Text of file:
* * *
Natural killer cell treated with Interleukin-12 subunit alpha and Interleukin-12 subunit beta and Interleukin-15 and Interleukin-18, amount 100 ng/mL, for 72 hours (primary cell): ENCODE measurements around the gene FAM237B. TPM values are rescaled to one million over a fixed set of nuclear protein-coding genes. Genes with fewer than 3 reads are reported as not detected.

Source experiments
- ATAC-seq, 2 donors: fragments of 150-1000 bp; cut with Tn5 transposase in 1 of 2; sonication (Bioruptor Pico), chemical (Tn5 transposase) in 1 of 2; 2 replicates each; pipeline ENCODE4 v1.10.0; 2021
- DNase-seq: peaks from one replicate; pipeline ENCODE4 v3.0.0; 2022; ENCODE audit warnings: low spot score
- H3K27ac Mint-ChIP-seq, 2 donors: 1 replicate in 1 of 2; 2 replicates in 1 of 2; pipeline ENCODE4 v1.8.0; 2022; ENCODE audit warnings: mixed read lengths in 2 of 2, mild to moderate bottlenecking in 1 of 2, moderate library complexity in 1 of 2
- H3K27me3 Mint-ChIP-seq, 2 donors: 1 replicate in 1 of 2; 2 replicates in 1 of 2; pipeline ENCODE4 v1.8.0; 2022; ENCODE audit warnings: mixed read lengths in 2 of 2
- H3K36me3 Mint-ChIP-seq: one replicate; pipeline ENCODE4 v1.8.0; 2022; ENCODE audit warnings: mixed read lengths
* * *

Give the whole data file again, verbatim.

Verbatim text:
Natural killer cell treated with Interleukin-12 subunit alpha and Interleukin-12 subunit beta and Interleukin-15 and Interleukin-18, amount 100 ng/mL, for 72 hours (primary cell): ENCODE measurements around the gene FAM237B. TPM values are rescaled to one million over a fixed set of nuclear protein-coding genes. Genes with fewer than 3 reads are reported as not detected.

Source experiments
- ATAC-seq, 2 donors: fragments of 150-1000 bp; cut with Tn5 transposase in 1 of 2; sonication (Bioruptor Pico), chemical (Tn5 transposase) in 1 of 2; 2 replicates each; pipeline ENCODE4 v1.10.0; 2021
- DNase-seq: peaks from one replicate; pipeline ENCODE4 v3.0.0; 2022; ENCODE audit warnings: low spot score
- H3K27ac Mint-ChIP-seq, 2 donors: 1 replicate in 1 of 2; 2 replicates in 1 of 2; pipeline ENCODE4 v1.8.0; 2022; ENCODE audit warnings: mixed read lengths in 2 of 2, mild to moderate bottlenecking in 1 of 2, moderate library complexity in 1 of 2
- H3K27me3 Mint-ChIP-seq, 2 donors: 1 replicate in 1 of 2; 2 replicates in 1 of 2; pipeline ENCODE4 v1.8.0; 2022; ENCODE audit warnings: mixed read lengths in 2 of 2
- H3K36me3 Mint-ChIP-seq: one replicate; pipeline ENCODE4 v1.8.0; 2022; ENCODE audit warnings: mixed read lengths